www.scientific-computing.com | @scwmagazine


expertise to better use driving innovation – within the R&D pipeline. Cloud-based solutions also offer enhanced data sharing functionality, an increasingly important requirement for modern pharmaceutical data and analytics platforms. The last decade has witnessed a tangible shift towards more collaborative working practices, as stakeholders recognise that many of today’s most pressing healthcare challenges require knowledge and expertise from across the industry. Equally, growth in the contract research and manufacturing sector means that organisational partnerships are becoming the new norm. To thrive, biotech and pharmaceutical


companies need platform-based approaches that make securely sharing large datasets as simple as sending an email. Cloud-based platforms make


“The sustained growth in the volume of information generated by modern R&D workflows presents a challenge for biotech and pharmaceutical companies, in terms of organising and utilising these vast datasets”


data retrieval and distribution fast and straightforward, providing a solid framework on which to build successful partnerships. By giving authorised users real-time access to pipeline data – from genomics datasets through to chromatography method parameters – these platforms can streamline workflows, improve communication and accelerate R&D innovation at the click of a button.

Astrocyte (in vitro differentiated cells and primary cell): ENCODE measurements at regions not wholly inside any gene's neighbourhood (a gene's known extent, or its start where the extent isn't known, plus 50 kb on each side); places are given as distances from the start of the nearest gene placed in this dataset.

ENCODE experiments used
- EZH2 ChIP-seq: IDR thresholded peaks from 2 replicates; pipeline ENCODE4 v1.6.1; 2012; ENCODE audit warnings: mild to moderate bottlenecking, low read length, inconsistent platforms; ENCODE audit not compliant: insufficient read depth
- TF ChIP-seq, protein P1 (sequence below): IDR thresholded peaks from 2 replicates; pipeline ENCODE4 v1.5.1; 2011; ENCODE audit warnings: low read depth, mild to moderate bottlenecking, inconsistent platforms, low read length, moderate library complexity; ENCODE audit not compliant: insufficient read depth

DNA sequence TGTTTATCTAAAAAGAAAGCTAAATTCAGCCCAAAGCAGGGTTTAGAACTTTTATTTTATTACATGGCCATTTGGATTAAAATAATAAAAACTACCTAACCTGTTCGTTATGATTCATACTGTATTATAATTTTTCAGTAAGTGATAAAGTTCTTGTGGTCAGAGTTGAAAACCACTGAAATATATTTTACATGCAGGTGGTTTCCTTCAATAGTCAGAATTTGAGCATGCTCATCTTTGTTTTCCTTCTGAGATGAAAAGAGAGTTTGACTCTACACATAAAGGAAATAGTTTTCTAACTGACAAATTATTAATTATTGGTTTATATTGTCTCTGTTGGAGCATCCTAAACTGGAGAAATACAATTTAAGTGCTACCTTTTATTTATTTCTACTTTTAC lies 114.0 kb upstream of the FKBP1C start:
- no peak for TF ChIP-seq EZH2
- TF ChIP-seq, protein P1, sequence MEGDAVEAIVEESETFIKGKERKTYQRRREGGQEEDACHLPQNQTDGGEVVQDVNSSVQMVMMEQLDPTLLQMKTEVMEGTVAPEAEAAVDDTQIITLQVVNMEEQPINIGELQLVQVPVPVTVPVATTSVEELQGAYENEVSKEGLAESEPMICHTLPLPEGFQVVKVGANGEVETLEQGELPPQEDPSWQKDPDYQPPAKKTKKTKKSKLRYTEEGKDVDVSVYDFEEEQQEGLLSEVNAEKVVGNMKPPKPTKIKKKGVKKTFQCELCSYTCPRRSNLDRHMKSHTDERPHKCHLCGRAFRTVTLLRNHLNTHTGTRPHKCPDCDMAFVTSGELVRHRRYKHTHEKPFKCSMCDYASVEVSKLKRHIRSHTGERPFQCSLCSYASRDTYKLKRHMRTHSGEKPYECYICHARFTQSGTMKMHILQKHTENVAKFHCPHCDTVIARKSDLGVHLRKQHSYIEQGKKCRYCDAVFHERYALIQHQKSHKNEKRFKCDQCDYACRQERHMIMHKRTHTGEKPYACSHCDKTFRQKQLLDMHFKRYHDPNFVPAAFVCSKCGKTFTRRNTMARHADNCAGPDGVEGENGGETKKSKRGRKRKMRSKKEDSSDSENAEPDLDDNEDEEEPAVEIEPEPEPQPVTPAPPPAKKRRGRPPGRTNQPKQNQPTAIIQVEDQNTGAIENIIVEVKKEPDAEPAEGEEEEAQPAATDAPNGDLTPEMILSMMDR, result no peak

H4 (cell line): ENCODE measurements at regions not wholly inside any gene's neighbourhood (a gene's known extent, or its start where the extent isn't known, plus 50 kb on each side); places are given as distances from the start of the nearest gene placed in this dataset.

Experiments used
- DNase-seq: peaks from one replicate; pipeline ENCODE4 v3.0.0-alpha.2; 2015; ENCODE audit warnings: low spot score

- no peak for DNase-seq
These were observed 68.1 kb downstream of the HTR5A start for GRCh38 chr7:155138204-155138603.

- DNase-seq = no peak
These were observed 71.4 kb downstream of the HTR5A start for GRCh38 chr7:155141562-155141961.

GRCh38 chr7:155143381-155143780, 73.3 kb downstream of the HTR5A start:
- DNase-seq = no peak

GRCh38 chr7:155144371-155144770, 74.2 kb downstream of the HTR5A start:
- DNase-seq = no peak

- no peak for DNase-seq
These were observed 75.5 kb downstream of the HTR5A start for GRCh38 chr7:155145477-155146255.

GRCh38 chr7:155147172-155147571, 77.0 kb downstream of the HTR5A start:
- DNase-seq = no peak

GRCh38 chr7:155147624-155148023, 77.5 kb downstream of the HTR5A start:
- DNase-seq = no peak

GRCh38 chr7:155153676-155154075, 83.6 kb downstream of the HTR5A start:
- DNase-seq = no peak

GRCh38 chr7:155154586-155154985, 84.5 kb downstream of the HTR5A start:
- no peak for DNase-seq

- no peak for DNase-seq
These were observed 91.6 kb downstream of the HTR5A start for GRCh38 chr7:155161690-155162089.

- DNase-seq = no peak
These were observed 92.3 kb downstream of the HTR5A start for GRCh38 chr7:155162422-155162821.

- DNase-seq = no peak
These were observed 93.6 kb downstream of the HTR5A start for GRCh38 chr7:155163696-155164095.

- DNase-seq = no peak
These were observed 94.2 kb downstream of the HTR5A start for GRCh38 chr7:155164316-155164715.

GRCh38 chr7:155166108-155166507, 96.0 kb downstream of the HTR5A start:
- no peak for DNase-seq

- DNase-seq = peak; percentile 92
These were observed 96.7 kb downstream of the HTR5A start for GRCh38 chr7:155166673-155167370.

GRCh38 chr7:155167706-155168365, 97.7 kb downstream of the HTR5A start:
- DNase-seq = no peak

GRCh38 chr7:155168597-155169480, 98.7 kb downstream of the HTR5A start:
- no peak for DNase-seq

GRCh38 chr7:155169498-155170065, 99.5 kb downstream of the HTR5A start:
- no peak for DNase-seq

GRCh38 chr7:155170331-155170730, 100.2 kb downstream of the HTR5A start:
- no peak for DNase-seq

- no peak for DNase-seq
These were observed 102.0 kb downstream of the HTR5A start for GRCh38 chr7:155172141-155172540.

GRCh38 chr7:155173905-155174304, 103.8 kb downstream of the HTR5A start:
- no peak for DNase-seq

Managing the R&D pipelines of tomorrow Developing, implementing and validating new IT infrastructure in-house can often be complex, expensive and resource- intensive. In contrast, the latest solutions make


migrating to a cloud-based informatics platform simple and straightforward. In particular, systems based on modular frameworks, such as Thermo Fisher Platform for Science software, offer additional flexibility and are capable of seamlessly integrating data from existing LIMS and ELN systems in a way that is consistent with an organisation’s growth needs. Even when a complete system


re-design is needed, data can be carried over in full from the previous framework. Alternatively, if partial upgrades to an existing platform are required to bring additional capabilities on-stream, new features can be added on without fundamental IT infrastructure having to be replaced.


One of the most important features of